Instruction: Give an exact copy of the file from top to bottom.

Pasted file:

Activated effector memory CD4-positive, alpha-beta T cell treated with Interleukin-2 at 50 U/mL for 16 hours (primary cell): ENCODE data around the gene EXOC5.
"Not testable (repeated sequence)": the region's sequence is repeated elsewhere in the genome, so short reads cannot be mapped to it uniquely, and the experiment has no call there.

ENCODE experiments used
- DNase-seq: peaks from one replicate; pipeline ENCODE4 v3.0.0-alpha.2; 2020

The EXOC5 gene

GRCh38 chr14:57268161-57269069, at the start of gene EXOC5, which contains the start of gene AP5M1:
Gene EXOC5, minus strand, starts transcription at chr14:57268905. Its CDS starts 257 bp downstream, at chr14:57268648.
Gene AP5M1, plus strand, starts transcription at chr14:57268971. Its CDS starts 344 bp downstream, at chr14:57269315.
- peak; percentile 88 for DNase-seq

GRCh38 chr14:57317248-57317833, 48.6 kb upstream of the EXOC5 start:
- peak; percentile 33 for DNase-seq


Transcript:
Activated effector memory CD4-positive, alpha-beta T cell treated with Interleukin-2 at 50 U/mL for 16 hours (primary cell): ENCODE data around the gene EXOC5.
"Not testable (repeated sequence)": the region's sequence is repeated elsewhere in the genome, so short reads cannot be mapped to it uniquely, and the experiment has no call there.

ENCODE experiments used
- DNase-seq: peaks from one replicate; pipeline ENCODE4 v3.0.0-alpha.2; 2020

The EXOC5 gene

GRCh38 chr14:57268161-57269069, at the start of gene EXOC5, which contains the start of gene AP5M1:
Gene EXOC5, minus strand, starts transcription at chr14:57268905. Its CDS starts 257 bp downstream, at chr14:57268648.
Gene AP5M1, plus strand, starts transcription at chr14:57268971. Its CDS starts 344 bp downstream, at chr14:57269315.
- peak; percentile 88 for DNase-seq

GRCh38 chr14:57317248-57317833, 48.6 kb upstream of the EXOC5 start:
- peak; percentile 33 for DNase-seq